Home > Faith, Post A Week 2012, Spirituality > Day 5 – Highs and Lowest

Day 5 – Highs and Lowest

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Dec 10

By the time I fall into bed at night, I can hardly believe how much we cram into one day. Day 5 was easier though—three stops. Two major sites. We drove one and one-half hours to Masada, the site of the luxurious mountain fortress of King Herod the Great. It is also the site where Romans besieged 960 Jewish people after the Great Revolt ended in 70 CE. The defenders of Masada held out for three years. Eventually, when it was evident that the Romans would breach Masada’s walls, the Jews, refusing to be captured—which would have meant a life of slavery—thwarted their pursuer’s plans by committing mass suicide.

Masada - the mountain fortress

Masada – the mountain fortress

We reached Mount Masada by a slow, steady ride in a cable car. Below, we observed the more robust visitors making their way up the rock face by foot. On the mountain and into the Masada museum, we watched a short film on the history of Masada before touring the expansive fortress in the Judean Desert. Looking down we could see the remains of the military camps, siege works and an attack ramp, the physical evidence of the persistence of the Roman army.

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In its original form, Herod’s palace had all of the lavish amenities of an ancient royal residence including mosaic floors, wall paintings, reception halls and bathing facilities. That’s right—an advanced, sophisticated water system capable of sustaining the population at the palace on top of a mountain in the desert. Looking over the Judean desert, one can imagine the Biblical accounts of David fleeing from King Saul in En Gedi or the Good Samaritan assisting the unfortunate man he encountered by the side of the road.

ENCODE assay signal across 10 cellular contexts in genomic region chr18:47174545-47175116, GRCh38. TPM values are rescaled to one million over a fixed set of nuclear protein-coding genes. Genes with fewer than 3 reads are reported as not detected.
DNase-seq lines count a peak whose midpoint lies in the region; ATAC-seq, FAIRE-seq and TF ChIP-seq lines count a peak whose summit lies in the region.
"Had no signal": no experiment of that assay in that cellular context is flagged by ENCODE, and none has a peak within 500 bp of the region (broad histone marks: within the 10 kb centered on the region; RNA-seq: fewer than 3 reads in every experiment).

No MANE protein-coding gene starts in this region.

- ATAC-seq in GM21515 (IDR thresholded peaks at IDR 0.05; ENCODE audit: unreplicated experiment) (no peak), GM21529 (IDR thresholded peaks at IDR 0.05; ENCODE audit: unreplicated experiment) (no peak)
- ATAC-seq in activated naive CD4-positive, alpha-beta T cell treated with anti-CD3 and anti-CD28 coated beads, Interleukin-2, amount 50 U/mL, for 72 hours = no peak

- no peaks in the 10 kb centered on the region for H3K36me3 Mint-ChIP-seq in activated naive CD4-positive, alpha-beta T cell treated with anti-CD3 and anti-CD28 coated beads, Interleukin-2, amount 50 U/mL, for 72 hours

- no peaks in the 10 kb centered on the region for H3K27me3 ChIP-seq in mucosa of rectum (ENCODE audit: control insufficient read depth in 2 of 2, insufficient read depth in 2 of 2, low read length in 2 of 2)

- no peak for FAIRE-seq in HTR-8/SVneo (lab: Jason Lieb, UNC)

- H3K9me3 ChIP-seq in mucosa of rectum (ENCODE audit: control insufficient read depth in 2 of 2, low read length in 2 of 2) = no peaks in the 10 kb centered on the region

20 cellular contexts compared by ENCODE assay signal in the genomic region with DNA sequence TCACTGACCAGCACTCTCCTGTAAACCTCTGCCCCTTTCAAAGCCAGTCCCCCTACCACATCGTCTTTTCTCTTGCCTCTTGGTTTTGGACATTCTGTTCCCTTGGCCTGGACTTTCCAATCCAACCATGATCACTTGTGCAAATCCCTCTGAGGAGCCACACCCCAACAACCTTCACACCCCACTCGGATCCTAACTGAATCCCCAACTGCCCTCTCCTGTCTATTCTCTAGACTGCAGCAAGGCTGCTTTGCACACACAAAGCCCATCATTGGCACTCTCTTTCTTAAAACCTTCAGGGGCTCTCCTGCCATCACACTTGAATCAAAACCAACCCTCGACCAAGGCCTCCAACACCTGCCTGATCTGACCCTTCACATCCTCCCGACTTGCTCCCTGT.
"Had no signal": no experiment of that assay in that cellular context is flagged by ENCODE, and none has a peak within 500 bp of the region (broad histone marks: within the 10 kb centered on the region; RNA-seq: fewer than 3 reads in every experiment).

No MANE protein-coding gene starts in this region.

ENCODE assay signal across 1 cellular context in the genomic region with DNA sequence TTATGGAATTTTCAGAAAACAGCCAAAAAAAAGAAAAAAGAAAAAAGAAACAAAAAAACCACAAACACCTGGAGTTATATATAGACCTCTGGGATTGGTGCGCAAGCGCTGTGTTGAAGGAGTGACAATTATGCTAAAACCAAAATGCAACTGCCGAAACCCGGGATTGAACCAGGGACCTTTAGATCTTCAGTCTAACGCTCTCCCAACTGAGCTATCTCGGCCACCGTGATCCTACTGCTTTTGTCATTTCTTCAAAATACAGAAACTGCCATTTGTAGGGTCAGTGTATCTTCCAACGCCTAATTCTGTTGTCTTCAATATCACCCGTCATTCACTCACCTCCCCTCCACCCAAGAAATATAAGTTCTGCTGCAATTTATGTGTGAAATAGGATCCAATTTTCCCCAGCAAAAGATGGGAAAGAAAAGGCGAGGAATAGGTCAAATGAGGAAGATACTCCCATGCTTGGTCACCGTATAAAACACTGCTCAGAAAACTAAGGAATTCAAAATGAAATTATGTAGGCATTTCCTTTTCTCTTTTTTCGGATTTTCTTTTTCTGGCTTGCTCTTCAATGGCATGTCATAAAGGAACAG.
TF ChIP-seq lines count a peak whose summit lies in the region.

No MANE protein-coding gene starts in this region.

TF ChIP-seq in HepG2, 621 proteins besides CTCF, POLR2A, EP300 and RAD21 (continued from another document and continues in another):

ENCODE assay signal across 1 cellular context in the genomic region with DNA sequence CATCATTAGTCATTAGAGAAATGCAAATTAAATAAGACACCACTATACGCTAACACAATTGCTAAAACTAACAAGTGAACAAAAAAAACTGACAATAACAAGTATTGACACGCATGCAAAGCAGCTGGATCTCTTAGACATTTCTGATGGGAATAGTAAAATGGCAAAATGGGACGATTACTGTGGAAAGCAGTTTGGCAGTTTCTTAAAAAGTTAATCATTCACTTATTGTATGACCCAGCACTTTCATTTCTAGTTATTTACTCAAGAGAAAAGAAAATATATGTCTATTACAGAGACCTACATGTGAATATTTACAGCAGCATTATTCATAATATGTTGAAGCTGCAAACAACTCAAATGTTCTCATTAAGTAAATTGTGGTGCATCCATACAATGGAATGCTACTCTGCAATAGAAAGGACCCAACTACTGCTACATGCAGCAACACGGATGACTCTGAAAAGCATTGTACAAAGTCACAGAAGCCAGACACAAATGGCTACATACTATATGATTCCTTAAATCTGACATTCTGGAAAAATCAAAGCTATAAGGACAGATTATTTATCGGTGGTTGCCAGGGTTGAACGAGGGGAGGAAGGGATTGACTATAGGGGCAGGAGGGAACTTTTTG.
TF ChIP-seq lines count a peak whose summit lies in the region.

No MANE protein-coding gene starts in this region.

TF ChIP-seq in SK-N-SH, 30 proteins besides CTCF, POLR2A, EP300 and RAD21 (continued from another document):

At Qumran we visited the site where the Dead Sea Scrolls were found. Where there’s a site, there is a museum, right? Actually, the museum provided additional information, and I wish we had more time to allow for exploration of its treasures. But another treasure awaited—the Dead Sea.

Dead Sea

Dead Sea

Let’s just say the excitement level of the group increased dramatically as we approached the Dead Sea. This was my second visit to the Dead Sea and it was fun to watch first-time reactions. Floating in the Dead Sea is different from any other water experience. Besides the floaters, other bathers coated themselves head to toe in the mineral-rich mud. I headed to the cosmetics store and loaded my store basket with Dead Sea goodies. One of the salesmen treated me to a fingernail buffing and a mini deep cleaning for my skin. My one regret is not treating myself to the wildly expensive cleansing/moisturizing product by AHAVA. He took my hand and brushed on the grainy mud-like substance and allowed it to sit for a moment. While touting the benefits of the product, he removed it with a cloth-covered magnet leaving my skin so soft I couldn’t stop touching it. I wish I had thrown my budget to the wind and bought a jar of it. Oh well, next time.

at the Dead Sea

at the Dead Sea

Last night in Jerusalem. On to the coast.

Read more about Masada: http://www.jewishvirtuallibrary.org/jsource/Judaism/masada.html and http://whc.unesco.org/en/list/1040

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